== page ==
posted on 09 Dec 2019
Nalini Trivedi (name changed) came across a page, womenclothestudio.com, while browsing Instagram on a Sunday evening. The page offered her an attractive jumpsuit for just ₹360. Not seeing an option to pay cash-on-delivery (COD), Trivedi made the payment online and received a bill that said she would receive the order within a week. Several days later, she had still not received the order. She called the number listed on the website but it was unreachable and the page itself disappeared after a couple of days. Her long complaint mail to them also bounced.
Trivedi’s experience captures the entire gamut of social commerce—commerce and selling facilitated by social media—where recommendations are made on the basis of a user’s likes and preferences. This ease of shopping, however, also comes with inherent danger, like in Trivedi’s case.
Enter secure platforms that help offline businesses go online, use referral systems to buy, sell or promote products and services, all the while capitalising on people’s usage of social media.
Unlike random pages on social media apps like Instagram, these platforms keep all the stakeholders’ interests in mind while aiming to increase the number of transactions. And unlike Facebook Marketplace, social commerce platforms also take on the responsibility to handle logistics, returns, payments—generally COD—and any disputes.
The medium generally used to distribute product information is a social media platforms like WhatsApp, Instagram and Facebook, and the product is sold to the end customer by a friend, family or relative. Social commerce platforms provide ecommerce functions, but use social media to help them through it.“Social commerce is a broad term where eventually somebody has to use his personal contacts to do business,” says Kunal Sinha, co-founder and CEO of GlowRoad, a social commerce platform that started in November 2017.
GlowRoad, along with platforms like Meesho and Shop101, has a B2B2C model, where the reseller sees a product on the app, and sends product images and description to potential buyers via social media. Once the end-customer chooses a product of their liking, the reseller can add their margin, add the buyer’s address and after choosing a payment option, order the product. While the seller gets the price of his product, the reseller gets a cut, the customer gets the product delivered, and the platforms charge a small margin for themselves.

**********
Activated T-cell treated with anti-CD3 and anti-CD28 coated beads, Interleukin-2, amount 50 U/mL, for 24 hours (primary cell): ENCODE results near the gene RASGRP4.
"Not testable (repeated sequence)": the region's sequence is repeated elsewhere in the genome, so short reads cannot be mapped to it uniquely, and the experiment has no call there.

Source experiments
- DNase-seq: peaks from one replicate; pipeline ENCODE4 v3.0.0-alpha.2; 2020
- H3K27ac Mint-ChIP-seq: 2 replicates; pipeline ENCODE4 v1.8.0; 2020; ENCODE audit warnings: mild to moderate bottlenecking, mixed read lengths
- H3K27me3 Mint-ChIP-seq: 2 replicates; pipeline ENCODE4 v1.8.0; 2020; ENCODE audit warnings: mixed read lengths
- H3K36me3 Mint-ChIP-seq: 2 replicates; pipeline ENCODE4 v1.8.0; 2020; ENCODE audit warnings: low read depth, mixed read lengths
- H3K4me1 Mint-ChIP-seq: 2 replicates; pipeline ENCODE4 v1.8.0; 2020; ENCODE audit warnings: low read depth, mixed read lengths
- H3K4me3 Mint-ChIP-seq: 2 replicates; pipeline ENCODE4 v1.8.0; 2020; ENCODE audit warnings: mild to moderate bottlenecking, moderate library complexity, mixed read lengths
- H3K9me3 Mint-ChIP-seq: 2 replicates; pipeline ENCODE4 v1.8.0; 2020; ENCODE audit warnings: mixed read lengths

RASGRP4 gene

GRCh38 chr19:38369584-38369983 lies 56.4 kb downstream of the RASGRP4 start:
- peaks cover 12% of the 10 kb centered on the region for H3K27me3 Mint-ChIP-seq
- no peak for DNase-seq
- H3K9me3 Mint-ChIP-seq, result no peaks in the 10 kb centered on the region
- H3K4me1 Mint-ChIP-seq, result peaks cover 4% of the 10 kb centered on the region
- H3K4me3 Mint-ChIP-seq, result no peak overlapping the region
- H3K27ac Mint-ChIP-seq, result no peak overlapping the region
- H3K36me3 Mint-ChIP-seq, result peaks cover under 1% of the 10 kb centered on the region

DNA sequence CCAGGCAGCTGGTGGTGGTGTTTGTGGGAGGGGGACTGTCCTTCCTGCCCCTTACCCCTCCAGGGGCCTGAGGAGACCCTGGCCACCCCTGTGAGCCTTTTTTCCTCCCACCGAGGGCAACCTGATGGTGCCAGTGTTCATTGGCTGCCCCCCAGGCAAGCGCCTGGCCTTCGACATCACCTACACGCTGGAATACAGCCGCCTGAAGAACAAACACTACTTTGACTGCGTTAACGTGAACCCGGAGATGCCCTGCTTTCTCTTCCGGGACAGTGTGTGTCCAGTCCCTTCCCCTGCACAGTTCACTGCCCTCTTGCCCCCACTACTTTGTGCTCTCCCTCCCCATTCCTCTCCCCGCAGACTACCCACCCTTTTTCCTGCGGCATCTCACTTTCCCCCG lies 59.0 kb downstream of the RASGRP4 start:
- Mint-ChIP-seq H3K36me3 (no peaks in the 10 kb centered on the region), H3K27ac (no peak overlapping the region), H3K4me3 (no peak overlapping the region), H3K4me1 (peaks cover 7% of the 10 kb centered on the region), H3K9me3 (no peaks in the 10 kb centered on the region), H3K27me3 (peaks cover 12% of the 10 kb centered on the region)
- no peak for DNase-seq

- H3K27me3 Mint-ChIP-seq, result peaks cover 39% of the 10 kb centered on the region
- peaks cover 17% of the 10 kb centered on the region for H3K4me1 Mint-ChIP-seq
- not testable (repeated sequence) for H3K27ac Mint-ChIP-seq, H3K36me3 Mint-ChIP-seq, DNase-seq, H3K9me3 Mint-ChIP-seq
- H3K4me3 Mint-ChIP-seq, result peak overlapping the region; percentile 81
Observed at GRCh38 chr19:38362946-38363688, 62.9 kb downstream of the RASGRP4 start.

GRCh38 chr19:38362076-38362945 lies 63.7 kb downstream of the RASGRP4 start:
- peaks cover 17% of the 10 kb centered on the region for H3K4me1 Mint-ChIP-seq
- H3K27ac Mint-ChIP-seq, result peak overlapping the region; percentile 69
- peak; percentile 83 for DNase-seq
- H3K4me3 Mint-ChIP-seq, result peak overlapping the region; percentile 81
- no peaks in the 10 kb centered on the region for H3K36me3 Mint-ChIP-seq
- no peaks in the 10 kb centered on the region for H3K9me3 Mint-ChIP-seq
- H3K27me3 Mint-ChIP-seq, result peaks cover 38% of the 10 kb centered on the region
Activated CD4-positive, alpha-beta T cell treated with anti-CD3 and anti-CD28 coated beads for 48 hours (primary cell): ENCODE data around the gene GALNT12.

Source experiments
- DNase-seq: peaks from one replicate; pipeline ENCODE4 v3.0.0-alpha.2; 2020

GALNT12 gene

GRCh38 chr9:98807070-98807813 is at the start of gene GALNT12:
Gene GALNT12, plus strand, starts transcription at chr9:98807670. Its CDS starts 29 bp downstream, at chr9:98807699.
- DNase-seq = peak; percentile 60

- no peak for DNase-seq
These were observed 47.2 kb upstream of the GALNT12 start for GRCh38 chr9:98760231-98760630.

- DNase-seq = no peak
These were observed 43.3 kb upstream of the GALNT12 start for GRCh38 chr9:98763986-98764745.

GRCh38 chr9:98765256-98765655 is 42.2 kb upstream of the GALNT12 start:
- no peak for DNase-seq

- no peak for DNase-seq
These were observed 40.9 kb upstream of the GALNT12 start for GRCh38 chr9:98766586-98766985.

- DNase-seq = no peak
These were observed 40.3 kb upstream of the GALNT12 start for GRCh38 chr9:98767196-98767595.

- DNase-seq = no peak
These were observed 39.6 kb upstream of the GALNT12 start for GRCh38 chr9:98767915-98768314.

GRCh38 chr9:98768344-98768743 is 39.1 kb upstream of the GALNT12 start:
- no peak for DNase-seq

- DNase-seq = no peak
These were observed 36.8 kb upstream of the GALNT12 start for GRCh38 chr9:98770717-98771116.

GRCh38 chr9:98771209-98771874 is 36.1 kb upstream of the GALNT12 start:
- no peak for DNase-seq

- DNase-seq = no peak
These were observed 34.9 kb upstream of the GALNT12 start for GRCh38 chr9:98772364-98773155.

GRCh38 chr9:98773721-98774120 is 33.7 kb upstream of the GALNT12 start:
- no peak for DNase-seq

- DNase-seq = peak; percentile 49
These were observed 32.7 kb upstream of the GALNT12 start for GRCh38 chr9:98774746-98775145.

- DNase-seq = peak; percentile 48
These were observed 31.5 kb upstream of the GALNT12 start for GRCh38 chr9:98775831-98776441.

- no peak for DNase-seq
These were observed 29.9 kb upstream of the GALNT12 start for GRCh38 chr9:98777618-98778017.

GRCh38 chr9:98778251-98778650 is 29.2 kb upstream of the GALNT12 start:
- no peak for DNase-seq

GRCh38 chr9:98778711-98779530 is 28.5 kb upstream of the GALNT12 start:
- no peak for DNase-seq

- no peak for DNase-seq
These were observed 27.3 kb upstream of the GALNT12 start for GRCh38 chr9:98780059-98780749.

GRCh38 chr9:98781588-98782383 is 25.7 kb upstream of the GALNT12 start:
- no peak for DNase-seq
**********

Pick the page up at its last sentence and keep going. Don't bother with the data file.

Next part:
As a safeguard, social commerce platforms pay sellers after a specified period to reduce discrepancies and ensure customer satisfaction.
While reseller platforms like Meesho and Shop101 help create entrepreneurs and homepreneurs, others like CoutLoot help offline sellers go online with ease and without making any investment. For small businesses, selling via traditional ecommerce is a task that involves several processes and a lot of paperwork. Whereas on CoutLoot—an O2O social commerce platform—there is no need for lengthy paperwork, says Jasmeet Thind, co-founder. “To take your store online, all you need is your phone and internet,” he explains.
Sellers can list their products on CoutLoot and potential buyers can connect through social media platforms or CoutLoot’s own app. Before the product is sold, the buyer and the seller can talk and bargain on the platform too, giving the complete experience of an offline store. CoutLoot also provides translation into 12 local languages to enable easier conversation between buyers and sellers.
Mall91, another vernacular, local language-focussed platform that sells products through live and TV shopping apart from direct selling, also partners with influencers who try the products in front of the camera after which people can choose to buy them. The platform incorporates social media on a referral basis, where getting a customer to purchase from the platform gets the referrer commission. This commission is not a margin, as on the reseller platforms, but a proportion of the platform’s own commission.
BulBul and simsim are other live and influence-marketing social commerce platforms that work on a similar model.
Push vs pull
While ecommerce platforms are built for the topmost population of metro cities, social commerce platforms are designed to attract people from smaller cities, towns and villages. The applications are available in various vernacular and regional languages and the interface is simpler.
People go on ecommerce platforms knowing what they want to purchase. They search for a product, compare prices across buyers and purchase it. This marketing strategy is called pull marketing, where the company spends money to pull customers on its platform with the idea that they will purchase. Social commerce uses a push marketing strategy, where the product is pushed on people’s phones using social media, points out Nitin Gupta, founder and CEO of Mall91. Thus, the customer acquisition cost for social commerce platforms is lower. “We don’t spend more than ₹20-25 to acquire a customer,” he says.